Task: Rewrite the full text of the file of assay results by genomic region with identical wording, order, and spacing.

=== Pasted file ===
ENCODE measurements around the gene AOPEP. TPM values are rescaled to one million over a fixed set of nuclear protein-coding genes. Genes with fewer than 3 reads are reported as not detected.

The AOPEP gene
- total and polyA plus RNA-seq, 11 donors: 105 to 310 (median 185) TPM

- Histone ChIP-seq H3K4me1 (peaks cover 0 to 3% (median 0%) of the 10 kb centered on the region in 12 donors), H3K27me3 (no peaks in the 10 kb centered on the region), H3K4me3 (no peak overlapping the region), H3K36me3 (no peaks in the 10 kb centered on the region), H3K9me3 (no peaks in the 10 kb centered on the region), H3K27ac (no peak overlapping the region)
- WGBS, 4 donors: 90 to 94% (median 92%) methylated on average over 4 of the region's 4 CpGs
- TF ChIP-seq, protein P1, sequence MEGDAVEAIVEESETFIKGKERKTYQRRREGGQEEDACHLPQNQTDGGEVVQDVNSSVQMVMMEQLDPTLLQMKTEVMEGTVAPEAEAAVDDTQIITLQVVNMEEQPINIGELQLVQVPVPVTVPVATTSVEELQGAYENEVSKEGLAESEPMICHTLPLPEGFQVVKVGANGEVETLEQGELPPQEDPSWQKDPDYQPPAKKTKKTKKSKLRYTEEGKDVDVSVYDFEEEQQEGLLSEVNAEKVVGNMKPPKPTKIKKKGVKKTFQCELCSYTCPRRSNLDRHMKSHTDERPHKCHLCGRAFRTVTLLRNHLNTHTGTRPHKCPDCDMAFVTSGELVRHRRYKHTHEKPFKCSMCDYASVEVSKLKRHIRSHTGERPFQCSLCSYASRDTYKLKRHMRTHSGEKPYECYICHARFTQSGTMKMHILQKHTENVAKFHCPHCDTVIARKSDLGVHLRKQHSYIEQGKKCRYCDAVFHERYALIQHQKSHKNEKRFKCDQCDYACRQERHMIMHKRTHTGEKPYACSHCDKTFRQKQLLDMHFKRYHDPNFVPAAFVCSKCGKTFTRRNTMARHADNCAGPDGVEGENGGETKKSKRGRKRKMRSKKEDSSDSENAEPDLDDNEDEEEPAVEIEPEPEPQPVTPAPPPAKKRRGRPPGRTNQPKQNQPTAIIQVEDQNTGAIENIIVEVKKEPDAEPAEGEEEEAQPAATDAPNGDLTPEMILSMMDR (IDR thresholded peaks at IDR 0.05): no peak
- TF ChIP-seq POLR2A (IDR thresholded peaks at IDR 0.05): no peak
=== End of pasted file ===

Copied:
ENCODE measurements around the gene AOPEP. TPM values are rescaled to one million over a fixed set of nuclear protein-coding genes. Genes with fewer than 3 reads are reported as not detected.

The AOPEP gene
- total and polyA plus RNA-seq, 11 donors: 105 to 310 (median 185) TPM

- Histone ChIP-seq H3K4me1 (peaks cover 0 to 3% (median 0%) of the 10 kb centered on the region in 12 donors), H3K27me3 (no peaks in the 10 kb centered on the region), H3K4me3 (no peak overlapping the region), H3K36me3 (no peaks in the 10 kb centered on the region), H3K9me3 (no peaks in the 10 kb centered on the region), H3K27ac (no peak overlapping the region)
- WGBS, 4 donors: 90 to 94% (median 92%) methylated on average over 4 of the region's 4 CpGs
- TF ChIP-seq, protein P1, sequence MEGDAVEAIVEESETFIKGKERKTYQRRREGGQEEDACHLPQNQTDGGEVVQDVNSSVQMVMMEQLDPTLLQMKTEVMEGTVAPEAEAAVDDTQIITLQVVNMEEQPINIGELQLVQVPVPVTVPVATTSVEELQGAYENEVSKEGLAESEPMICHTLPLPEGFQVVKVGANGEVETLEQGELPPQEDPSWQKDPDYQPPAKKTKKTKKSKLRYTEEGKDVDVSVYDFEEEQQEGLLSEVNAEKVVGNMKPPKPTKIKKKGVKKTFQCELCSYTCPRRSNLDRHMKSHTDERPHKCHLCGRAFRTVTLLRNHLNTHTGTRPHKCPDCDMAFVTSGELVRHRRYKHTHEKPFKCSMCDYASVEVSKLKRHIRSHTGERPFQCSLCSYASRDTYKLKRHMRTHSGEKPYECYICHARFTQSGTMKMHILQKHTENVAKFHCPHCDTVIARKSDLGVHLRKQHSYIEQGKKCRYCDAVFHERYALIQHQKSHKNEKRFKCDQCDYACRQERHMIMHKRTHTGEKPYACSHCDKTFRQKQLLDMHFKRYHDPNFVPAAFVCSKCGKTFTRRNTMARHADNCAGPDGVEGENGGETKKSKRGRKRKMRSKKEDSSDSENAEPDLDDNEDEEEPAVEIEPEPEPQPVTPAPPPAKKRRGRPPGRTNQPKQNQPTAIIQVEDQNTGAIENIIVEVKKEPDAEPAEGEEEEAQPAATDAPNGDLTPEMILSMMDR (IDR thresholded peaks at IDR 0.05): no peak
- TF ChIP-seq POLR2A (IDR thresholded peaks at IDR 0.05): no peak